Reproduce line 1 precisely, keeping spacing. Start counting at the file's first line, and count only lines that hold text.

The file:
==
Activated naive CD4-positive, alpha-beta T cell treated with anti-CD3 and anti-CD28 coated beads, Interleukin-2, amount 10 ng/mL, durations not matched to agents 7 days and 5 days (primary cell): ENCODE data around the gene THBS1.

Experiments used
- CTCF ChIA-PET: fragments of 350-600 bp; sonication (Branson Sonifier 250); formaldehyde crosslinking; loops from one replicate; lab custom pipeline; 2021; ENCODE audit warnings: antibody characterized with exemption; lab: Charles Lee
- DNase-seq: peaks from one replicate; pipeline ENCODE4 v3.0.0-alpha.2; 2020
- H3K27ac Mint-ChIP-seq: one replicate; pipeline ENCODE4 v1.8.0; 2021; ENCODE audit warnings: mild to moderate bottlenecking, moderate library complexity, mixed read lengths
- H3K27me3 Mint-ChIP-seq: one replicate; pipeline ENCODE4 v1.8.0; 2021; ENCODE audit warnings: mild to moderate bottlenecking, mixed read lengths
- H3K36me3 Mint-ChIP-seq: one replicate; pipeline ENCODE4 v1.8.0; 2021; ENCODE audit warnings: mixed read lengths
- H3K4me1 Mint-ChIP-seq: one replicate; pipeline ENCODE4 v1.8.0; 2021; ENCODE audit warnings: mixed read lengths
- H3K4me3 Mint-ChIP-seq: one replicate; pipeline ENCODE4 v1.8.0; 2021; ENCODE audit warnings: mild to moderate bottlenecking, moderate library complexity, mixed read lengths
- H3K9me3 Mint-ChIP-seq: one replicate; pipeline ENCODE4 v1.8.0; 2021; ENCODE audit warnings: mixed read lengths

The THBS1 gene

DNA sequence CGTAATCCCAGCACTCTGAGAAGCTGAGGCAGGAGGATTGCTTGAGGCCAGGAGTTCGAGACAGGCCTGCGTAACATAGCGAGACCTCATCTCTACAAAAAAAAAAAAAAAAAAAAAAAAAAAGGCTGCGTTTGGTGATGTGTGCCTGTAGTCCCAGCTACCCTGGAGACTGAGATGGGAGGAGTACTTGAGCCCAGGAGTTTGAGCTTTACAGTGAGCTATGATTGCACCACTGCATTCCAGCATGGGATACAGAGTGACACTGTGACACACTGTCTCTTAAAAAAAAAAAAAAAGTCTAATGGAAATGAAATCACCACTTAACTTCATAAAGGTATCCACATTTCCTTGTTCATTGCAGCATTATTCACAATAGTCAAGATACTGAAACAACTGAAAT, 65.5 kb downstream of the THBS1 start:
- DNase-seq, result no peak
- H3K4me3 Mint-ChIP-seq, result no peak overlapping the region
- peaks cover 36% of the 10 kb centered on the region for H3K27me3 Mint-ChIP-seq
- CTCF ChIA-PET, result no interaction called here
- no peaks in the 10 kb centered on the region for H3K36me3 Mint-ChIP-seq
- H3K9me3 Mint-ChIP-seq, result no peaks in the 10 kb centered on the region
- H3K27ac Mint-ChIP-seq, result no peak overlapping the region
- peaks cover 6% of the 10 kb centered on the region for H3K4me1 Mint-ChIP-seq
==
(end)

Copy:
Activated naive CD4-positive, alpha-beta T cell treated with anti-CD3 and anti-CD28 coated beads, Interleukin-2, amount 10 ng/mL, durations not matched to agents 7 days and 5 days (primary cell): ENCODE data around the gene THBS1.